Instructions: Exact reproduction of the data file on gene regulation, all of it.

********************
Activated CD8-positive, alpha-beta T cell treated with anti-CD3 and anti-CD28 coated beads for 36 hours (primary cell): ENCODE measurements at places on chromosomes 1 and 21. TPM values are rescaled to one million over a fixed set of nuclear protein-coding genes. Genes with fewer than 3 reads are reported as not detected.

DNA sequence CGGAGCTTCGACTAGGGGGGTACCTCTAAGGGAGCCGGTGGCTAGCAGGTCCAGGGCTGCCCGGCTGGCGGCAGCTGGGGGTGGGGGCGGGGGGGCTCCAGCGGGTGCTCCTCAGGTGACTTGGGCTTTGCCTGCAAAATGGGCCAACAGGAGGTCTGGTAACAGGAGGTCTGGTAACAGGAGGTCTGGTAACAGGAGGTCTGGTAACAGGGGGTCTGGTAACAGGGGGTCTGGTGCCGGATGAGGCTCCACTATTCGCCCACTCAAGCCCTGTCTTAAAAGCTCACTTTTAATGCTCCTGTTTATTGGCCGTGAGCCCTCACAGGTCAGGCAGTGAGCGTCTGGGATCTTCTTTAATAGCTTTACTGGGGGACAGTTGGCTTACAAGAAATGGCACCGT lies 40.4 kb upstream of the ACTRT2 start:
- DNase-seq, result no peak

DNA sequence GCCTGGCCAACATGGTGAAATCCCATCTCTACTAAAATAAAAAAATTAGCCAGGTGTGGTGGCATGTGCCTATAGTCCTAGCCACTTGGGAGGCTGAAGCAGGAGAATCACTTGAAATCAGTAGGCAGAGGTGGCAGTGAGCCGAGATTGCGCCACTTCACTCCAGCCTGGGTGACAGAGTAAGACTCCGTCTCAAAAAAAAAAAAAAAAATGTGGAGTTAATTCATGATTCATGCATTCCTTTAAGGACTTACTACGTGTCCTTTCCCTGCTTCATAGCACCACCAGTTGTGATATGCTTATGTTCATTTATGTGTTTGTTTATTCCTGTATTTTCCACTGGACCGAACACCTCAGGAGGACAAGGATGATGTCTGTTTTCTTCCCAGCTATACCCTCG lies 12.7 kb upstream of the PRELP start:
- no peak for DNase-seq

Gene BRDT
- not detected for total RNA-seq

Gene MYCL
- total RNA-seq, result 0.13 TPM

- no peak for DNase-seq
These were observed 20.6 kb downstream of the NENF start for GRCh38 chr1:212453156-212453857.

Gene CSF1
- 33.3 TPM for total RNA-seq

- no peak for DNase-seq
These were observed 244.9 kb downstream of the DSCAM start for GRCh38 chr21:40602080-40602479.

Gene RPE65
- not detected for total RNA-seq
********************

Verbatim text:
Activated CD8-positive, alpha-beta T cell treated with anti-CD3 and anti-CD28 coated beads for 36 hours (primary cell): ENCODE measurements at places on chromosomes 1 and 21. TPM values are rescaled to one million over a fixed set of nuclear protein-coding genes. Genes with fewer than 3 reads are reported as not detected.

DNA sequence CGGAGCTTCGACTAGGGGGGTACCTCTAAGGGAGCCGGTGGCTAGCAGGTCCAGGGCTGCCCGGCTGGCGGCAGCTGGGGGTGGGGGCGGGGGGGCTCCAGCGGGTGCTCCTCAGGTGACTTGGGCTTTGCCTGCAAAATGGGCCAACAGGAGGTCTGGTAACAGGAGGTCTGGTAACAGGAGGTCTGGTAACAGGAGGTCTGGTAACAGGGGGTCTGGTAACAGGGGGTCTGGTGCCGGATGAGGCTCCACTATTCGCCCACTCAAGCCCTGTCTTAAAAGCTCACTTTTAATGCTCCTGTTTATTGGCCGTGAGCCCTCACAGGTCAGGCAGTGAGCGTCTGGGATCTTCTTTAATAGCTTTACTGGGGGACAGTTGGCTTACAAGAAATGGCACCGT lies 40.4 kb upstream of the ACTRT2 start:
- DNase-seq, result no peak

DNA sequence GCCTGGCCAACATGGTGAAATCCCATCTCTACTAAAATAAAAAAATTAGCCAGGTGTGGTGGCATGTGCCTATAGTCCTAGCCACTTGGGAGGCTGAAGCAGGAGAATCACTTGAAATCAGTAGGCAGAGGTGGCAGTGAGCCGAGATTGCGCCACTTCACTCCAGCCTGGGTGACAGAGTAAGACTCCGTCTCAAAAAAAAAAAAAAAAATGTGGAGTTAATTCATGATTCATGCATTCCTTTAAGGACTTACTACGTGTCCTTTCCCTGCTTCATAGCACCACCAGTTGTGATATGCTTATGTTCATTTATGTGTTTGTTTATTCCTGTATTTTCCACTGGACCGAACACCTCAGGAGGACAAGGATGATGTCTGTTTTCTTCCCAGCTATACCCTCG lies 12.7 kb upstream of the PRELP start:
- no peak for DNase-seq

Gene BRDT
- not detected for total RNA-seq

Gene MYCL
- total RNA-seq, result 0.13 TPM

- no peak for DNase-seq
These were observed 20.6 kb downstream of the NENF start for GRCh38 chr1:212453156-212453857.

Gene CSF1
- 33.3 TPM for total RNA-seq

- no peak for DNase-seq
These were observed 244.9 kb downstream of the DSCAM start for GRCh38 chr21:40602080-40602479.

Gene RPE65
- not detected for total RNA-seq